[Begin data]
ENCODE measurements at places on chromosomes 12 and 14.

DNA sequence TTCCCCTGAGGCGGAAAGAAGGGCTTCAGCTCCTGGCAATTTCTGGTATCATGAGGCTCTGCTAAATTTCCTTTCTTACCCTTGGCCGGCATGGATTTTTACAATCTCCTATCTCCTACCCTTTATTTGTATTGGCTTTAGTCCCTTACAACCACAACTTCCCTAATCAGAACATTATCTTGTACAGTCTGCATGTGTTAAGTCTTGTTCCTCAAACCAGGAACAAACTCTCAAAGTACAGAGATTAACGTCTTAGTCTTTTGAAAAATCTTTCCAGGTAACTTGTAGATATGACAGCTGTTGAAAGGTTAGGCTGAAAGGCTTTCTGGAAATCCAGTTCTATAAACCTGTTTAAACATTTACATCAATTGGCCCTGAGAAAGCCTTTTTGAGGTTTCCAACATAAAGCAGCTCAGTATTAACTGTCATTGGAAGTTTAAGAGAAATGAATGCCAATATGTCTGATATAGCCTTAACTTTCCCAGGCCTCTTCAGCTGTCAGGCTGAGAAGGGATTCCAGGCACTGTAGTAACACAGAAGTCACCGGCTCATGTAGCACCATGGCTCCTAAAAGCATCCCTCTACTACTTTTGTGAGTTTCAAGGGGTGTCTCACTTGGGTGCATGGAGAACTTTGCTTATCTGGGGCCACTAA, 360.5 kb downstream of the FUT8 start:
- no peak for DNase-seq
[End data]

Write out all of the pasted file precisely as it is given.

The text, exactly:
ENCODE measurements at places on chromosomes 12 and 14.

DNA sequence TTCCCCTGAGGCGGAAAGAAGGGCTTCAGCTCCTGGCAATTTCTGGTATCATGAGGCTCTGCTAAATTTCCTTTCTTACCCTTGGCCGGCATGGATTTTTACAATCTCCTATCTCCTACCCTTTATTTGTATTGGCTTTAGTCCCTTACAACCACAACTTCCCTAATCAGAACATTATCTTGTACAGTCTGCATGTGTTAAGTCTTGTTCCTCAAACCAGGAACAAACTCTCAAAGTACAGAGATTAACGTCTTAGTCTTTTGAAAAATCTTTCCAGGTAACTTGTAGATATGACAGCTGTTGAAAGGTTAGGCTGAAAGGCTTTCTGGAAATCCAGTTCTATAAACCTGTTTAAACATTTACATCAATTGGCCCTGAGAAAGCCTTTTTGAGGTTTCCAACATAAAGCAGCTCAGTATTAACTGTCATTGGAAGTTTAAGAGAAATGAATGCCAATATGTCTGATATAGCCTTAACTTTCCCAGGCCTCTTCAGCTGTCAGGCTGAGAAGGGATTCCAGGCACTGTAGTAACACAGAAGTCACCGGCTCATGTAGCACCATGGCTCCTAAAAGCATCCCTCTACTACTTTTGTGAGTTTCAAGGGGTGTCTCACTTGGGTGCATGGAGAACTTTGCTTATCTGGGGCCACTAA, 360.5 kb downstream of the FUT8 start:
- no peak for DNase-seq